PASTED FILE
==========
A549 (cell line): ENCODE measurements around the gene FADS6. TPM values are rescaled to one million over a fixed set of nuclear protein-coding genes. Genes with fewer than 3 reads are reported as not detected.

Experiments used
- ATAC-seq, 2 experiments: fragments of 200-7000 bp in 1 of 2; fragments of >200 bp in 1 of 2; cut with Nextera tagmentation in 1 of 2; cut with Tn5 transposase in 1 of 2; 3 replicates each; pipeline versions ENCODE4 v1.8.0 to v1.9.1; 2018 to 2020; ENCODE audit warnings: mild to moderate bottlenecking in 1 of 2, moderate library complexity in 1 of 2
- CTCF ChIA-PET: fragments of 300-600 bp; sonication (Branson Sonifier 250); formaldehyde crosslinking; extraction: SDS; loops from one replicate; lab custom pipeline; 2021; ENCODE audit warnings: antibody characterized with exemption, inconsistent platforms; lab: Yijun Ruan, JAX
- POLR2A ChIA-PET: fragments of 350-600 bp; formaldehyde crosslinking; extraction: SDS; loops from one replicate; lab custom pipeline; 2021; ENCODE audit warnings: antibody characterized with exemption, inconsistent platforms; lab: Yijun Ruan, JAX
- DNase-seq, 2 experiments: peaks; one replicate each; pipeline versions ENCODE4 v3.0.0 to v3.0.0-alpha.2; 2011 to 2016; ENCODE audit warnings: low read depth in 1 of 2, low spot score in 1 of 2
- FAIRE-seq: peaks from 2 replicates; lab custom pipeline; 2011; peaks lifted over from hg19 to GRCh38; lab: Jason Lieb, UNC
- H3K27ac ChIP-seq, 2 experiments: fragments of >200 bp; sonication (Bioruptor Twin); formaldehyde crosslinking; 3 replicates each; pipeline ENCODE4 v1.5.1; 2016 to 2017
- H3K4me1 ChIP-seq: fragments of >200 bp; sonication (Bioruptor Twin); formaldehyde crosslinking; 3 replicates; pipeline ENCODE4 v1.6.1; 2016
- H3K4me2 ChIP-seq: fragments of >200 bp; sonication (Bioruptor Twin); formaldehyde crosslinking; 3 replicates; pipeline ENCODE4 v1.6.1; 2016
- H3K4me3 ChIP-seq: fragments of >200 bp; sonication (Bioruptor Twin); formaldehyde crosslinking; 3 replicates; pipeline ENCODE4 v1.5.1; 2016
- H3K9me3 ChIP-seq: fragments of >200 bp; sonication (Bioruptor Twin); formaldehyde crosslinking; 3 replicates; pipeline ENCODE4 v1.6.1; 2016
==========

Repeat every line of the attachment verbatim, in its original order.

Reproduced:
A549 (cell line): ENCODE measurements around the gene FADS6. TPM values are rescaled to one million over a fixed set of nuclear protein-coding genes. Genes with fewer than 3 reads are reported as not detected.

Experiments used
- ATAC-seq, 2 experiments: fragments of 200-7000 bp in 1 of 2; fragments of >200 bp in 1 of 2; cut with Nextera tagmentation in 1 of 2; cut with Tn5 transposase in 1 of 2; 3 replicates each; pipeline versions ENCODE4 v1.8.0 to v1.9.1; 2018 to 2020; ENCODE audit warnings: mild to moderate bottlenecking in 1 of 2, moderate library complexity in 1 of 2
- CTCF ChIA-PET: fragments of 300-600 bp; sonication (Branson Sonifier 250); formaldehyde crosslinking; extraction: SDS; loops from one replicate; lab custom pipeline; 2021; ENCODE audit warnings: antibody characterized with exemption, inconsistent platforms; lab: Yijun Ruan, JAX
- POLR2A ChIA-PET: fragments of 350-600 bp; formaldehyde crosslinking; extraction: SDS; loops from one replicate; lab custom pipeline; 2021; ENCODE audit warnings: antibody characterized with exemption, inconsistent platforms; lab: Yijun Ruan, JAX
- DNase-seq, 2 experiments: peaks; one replicate each; pipeline versions ENCODE4 v3.0.0 to v3.0.0-alpha.2; 2011 to 2016; ENCODE audit warnings: low read depth in 1 of 2, low spot score in 1 of 2
- FAIRE-seq: peaks from 2 replicates; lab custom pipeline; 2011; peaks lifted over from hg19 to GRCh38; lab: Jason Lieb, UNC
- H3K27ac ChIP-seq, 2 experiments: fragments of >200 bp; sonication (Bioruptor Twin); formaldehyde crosslinking; 3 replicates each; pipeline ENCODE4 v1.5.1; 2016 to 2017
- H3K4me1 ChIP-seq: fragments of >200 bp; sonication (Bioruptor Twin); formaldehyde crosslinking; 3 replicates; pipeline ENCODE4 v1.6.1; 2016
- H3K4me2 ChIP-seq: fragments of >200 bp; sonication (Bioruptor Twin); formaldehyde crosslinking; 3 replicates; pipeline ENCODE4 v1.6.1; 2016
- H3K4me3 ChIP-seq: fragments of >200 bp; sonication (Bioruptor Twin); formaldehyde crosslinking; 3 replicates; pipeline ENCODE4 v1.5.1; 2016
- H3K9me3 ChIP-seq: fragments of >200 bp; sonication (Bioruptor Twin); formaldehyde crosslinking; 3 replicates; pipeline ENCODE4 v1.6.1; 2016